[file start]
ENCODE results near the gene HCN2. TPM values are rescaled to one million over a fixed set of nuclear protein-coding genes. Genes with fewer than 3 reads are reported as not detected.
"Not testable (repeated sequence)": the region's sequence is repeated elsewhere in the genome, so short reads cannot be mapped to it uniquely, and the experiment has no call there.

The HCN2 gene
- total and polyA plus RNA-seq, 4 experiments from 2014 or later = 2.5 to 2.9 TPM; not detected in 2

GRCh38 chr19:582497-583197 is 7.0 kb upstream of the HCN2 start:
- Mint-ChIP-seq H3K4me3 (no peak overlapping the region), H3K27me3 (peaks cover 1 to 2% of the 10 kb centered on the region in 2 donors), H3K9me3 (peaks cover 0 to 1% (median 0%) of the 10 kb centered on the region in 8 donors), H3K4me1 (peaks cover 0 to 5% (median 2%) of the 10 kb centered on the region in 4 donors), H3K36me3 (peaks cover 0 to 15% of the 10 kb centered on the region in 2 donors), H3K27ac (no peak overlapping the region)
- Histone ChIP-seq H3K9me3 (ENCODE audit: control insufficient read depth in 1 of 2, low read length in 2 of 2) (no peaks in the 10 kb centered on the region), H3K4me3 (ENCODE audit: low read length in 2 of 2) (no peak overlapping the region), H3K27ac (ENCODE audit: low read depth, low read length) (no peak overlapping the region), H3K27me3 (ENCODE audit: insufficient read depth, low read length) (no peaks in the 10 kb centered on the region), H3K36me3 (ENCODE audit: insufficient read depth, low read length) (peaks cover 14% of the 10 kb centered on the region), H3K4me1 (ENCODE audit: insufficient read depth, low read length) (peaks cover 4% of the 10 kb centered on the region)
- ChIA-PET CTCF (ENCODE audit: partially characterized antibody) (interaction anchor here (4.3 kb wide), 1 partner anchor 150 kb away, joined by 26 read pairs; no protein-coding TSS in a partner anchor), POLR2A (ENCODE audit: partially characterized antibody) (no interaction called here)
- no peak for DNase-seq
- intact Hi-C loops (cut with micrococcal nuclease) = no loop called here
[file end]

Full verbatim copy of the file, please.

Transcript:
ENCODE results near the gene HCN2. TPM values are rescaled to one million over a fixed set of nuclear protein-coding genes. Genes with fewer than 3 reads are reported as not detected.
"Not testable (repeated sequence)": the region's sequence is repeated elsewhere in the genome, so short reads cannot be mapped to it uniquely, and the experiment has no call there.

The HCN2 gene
- total and polyA plus RNA-seq, 4 experiments from 2014 or later = 2.5 to 2.9 TPM; not detected in 2

GRCh38 chr19:582497-583197 is 7.0 kb upstream of the HCN2 start:
- Mint-ChIP-seq H3K4me3 (no peak overlapping the region), H3K27me3 (peaks cover 1 to 2% of the 10 kb centered on the region in 2 donors), H3K9me3 (peaks cover 0 to 1% (median 0%) of the 10 kb centered on the region in 8 donors), H3K4me1 (peaks cover 0 to 5% (median 2%) of the 10 kb centered on the region in 4 donors), H3K36me3 (peaks cover 0 to 15% of the 10 kb centered on the region in 2 donors), H3K27ac (no peak overlapping the region)
- Histone ChIP-seq H3K9me3 (ENCODE audit: control insufficient read depth in 1 of 2, low read length in 2 of 2) (no peaks in the 10 kb centered on the region), H3K4me3 (ENCODE audit: low read length in 2 of 2) (no peak overlapping the region), H3K27ac (ENCODE audit: low read depth, low read length) (no peak overlapping the region), H3K27me3 (ENCODE audit: insufficient read depth, low read length) (no peaks in the 10 kb centered on the region), H3K36me3 (ENCODE audit: insufficient read depth, low read length) (peaks cover 14% of the 10 kb centered on the region), H3K4me1 (ENCODE audit: insufficient read depth, low read length) (peaks cover 4% of the 10 kb centered on the region)
- ChIA-PET CTCF (ENCODE audit: partially characterized antibody) (interaction anchor here (4.3 kb wide), 1 partner anchor 150 kb away, joined by 26 read pairs; no protein-coding TSS in a partner anchor), POLR2A (ENCODE audit: partially characterized antibody) (no interaction called here)
- no peak for DNase-seq
- intact Hi-C loops (cut with micrococcal nuclease) = no loop called here